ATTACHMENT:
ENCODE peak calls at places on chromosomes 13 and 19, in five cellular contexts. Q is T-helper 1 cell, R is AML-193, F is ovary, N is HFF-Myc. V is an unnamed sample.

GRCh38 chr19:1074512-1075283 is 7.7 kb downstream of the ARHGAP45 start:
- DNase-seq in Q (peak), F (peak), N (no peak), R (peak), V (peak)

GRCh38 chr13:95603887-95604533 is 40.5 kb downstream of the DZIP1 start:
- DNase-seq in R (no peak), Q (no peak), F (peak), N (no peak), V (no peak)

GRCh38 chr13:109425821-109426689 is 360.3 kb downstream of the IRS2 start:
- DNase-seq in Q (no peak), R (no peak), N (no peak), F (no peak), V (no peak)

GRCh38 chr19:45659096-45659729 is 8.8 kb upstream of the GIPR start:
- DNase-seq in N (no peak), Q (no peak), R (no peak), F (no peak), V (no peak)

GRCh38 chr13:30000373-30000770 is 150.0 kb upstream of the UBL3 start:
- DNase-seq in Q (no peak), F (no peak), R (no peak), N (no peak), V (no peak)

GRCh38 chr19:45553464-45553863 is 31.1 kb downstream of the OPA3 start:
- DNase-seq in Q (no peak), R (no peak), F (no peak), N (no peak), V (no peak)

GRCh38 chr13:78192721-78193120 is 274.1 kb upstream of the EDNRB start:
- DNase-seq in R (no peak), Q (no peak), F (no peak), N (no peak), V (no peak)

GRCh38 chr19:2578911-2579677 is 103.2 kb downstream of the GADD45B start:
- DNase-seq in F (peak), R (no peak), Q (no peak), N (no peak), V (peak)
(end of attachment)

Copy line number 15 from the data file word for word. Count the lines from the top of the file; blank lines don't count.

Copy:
- DNase-seq in R (no peak), Q (no peak), F (no peak), N (no peak), V (no peak)